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Busmen Fight Fare Rises

(April 1977)

From Militant, No. 353, 29 April 1977, p. 4.
Transcribed by Iain Dalton.
Marked up by Einde O’Callaghan for the Encyclopaedia of Trotskyism On-Line (ETOL).

As part of the 21st of April National Campaign and day of action against fare increases and cuts in services, East Sussex busmen lobbied County Hall, Lewes.

During the preceding week they had taken their case to the public by leafleting in the main shopping areas. The response was overwhelming. In two days in Brighton alone 2,300 leaflets had been signed and returned, pledging support for the busmen’s case, including one with a pound note from an old age pensioner.

They have also been given offers of support from shop stewards’ in the factories, pensioners’ organisations, tenants’ associations, Labour Parties, Coops, Trades Council, “Transport 2,000” and others. Some members of the taxi men’s branch have raised the question of the local authority owning and operating their taxis as part of a planned transport system.

Brighton busmen now have an elected rank and file campaign committee whose job will be to bring to the attention of the general public what further cutbacks will mean and to plan further action to save and improve services. As a number of busmen on the lobby put it: “This must not be seen as letting off steam, but the start of a massive national campaign.”

The busmen were critical of the lack of a real lead by the national and regional leadership of their union, the TGWU. Brian Avey, the Chairman of 1/402 branch, said:

“Too much has been left to local initiative. We are prepared to do that but it has its limitations. We are dealing with a national transport undertaking and with a Labour government that is ignoring the policies of its own Party. The principles of both can only be changed by mass national action, properly planned and co-ordinated.”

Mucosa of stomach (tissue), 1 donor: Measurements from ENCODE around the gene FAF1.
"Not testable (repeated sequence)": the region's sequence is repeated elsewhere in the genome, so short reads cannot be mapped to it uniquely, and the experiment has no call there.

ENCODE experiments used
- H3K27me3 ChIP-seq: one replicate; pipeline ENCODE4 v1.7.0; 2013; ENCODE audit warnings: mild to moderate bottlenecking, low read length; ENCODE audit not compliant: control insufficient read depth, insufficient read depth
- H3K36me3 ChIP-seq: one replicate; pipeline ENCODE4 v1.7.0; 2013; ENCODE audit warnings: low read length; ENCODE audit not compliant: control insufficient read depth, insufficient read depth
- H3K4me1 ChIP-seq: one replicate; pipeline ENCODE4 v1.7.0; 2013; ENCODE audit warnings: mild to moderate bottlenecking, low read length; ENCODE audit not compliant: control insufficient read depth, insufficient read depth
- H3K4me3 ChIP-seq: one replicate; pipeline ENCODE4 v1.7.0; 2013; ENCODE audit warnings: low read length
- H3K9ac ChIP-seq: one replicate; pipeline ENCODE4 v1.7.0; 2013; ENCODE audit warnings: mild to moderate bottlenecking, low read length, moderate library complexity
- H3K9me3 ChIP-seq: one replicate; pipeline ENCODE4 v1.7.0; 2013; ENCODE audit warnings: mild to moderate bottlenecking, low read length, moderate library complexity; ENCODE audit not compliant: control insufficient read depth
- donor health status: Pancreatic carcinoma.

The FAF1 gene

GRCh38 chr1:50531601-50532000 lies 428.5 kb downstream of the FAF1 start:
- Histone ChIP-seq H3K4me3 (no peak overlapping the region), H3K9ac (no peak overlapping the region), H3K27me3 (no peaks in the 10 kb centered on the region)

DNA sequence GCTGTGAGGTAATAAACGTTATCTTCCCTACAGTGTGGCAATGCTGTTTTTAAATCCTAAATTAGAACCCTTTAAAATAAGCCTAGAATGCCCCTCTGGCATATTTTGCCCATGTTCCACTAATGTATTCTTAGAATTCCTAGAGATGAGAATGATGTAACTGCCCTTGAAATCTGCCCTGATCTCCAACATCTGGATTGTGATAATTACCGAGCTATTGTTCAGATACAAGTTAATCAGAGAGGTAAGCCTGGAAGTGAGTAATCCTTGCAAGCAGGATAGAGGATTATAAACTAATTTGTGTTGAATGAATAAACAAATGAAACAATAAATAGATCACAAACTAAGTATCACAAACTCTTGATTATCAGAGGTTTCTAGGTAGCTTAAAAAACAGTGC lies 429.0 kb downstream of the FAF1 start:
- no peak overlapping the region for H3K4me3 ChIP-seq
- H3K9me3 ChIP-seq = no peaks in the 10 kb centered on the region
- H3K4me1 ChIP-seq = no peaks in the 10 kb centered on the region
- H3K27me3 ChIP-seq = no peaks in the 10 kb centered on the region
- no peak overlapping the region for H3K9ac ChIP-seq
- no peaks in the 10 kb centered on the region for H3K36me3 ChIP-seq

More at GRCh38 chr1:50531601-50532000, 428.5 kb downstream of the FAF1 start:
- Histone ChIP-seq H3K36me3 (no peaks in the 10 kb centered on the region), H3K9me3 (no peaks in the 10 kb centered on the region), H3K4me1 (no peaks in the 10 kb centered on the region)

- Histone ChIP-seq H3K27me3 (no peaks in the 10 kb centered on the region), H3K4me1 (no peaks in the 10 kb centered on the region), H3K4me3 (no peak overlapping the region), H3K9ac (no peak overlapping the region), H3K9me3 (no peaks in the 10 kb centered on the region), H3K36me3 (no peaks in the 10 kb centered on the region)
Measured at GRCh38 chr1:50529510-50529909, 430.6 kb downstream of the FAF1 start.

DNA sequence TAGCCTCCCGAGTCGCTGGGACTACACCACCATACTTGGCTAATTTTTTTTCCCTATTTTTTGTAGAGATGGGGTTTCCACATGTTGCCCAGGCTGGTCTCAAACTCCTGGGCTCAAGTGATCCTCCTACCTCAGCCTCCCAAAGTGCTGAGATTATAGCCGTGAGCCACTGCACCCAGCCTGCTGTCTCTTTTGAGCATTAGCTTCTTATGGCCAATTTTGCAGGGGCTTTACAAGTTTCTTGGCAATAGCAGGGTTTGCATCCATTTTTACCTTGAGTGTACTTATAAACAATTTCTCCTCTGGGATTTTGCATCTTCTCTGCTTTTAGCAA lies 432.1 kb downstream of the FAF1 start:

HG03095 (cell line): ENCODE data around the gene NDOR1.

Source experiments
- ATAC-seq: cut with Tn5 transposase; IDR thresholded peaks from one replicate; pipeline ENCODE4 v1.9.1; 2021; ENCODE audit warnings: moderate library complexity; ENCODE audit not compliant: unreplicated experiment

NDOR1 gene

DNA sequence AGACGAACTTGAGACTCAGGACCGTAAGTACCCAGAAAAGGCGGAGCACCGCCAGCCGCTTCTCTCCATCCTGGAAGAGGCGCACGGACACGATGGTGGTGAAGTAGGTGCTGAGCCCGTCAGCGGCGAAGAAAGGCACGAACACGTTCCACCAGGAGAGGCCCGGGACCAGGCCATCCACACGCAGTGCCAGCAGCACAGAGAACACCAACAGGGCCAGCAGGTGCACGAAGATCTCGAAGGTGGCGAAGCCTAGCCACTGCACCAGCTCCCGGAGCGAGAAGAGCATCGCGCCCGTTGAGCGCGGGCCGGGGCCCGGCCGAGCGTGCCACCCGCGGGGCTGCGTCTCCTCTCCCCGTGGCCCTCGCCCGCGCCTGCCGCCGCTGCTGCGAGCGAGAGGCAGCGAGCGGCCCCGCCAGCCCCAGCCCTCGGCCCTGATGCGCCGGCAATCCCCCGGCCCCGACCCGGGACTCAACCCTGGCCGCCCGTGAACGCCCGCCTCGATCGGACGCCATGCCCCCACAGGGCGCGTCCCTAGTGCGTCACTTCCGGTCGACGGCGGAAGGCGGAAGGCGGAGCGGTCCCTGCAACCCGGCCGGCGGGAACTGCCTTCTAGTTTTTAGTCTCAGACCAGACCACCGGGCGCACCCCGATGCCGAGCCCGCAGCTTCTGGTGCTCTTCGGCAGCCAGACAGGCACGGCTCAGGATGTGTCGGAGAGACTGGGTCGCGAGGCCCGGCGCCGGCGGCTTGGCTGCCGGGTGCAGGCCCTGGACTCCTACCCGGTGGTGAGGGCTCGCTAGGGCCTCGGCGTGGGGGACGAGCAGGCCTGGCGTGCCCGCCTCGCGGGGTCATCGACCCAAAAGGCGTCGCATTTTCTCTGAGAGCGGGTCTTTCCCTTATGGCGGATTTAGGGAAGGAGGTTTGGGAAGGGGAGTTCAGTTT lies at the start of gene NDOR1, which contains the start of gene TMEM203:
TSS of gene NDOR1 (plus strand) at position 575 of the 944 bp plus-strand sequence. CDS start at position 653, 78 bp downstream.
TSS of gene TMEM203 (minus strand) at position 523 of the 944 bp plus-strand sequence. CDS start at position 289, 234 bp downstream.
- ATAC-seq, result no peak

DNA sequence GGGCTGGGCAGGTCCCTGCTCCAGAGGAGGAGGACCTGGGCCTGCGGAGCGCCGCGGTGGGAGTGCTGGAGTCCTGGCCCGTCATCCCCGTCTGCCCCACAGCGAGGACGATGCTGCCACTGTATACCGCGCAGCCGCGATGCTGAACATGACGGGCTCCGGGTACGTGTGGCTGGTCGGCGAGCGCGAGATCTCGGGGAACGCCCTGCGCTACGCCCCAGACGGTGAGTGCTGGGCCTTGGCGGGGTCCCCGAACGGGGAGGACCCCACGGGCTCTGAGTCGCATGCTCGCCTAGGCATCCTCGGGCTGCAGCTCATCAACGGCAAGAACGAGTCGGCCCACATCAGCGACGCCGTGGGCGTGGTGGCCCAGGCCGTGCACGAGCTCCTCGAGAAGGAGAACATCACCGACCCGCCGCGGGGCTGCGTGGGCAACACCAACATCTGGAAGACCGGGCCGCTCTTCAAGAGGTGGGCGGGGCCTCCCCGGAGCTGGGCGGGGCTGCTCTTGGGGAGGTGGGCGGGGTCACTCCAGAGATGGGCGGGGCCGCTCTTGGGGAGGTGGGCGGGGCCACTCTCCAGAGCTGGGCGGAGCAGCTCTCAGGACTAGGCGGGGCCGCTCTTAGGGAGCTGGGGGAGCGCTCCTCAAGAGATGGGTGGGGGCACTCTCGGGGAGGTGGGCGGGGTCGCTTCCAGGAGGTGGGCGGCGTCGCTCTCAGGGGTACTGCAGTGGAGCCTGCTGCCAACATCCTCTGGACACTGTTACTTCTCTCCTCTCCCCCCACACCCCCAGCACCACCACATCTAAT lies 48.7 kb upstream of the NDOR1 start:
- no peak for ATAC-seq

Indeed the whole of the transportation industry needs planning and co-ordinating. “Nationalisation, integration and planning, together with democratic workers’ control and management, has long been the policy of the movement. Its time it was implemented” said Len Coombes, who is also Vice President of Brighton and Hove Trades Council.

Brian Avey explained the lunacy and shortsightedness of the merry-go-round of fare increases, loss of passengers, more cut backs, higher fares and a consequent further loss of passengers. Rural areas are becoming isolated. Pensioners and mothers with young children are becoming confined to their homes as they can’t afford to travel.

“The criteria for bus services must be a social one and not the fare box” was how one driver put it. Another illustrated the folly of continued fare increases with the example of the bus he operates. In the three weeks before a fare increase he carried an average of 325 passengers a shift and took £37.40, After the increases the number of passengers dropped to 251 for £33.97. “Make sense of that” he said.

Brian Avey told us of the busmen’s efforts to win the public over to their side. “This is essential”, he said, “because if strike action becomes necessary, owing to our pleas continuing to fall on deaf ears, the public will be greatly inconvenienced. We have to hammer home the message that whatever temporary hardship results from any action we may be forced to take, it will be nothing compared to the permanent damage that will be done to the economic and social fabric of society if we allow cuts to continue.

“We are calling on all our branches to affiliate and send their maximum delegations to Trades Councils and Labour Parties. We want our members to become involved in Ward branches, to put pressure on councillors and MPs. There is too much lip service paid to our campaign, its time they started acting or be replaced.”

Our main demands are:

  • Stop the Cuts
  • No fare increases
  • Free travel for pensioners
  • No redundancies
  • A 35 hour week with no loss of pay<
  • Full co-operation between road and rail
  • For an integrated, publicly owned transport system run
    under democratic workers’ control and management

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Last updated: 17 August 2016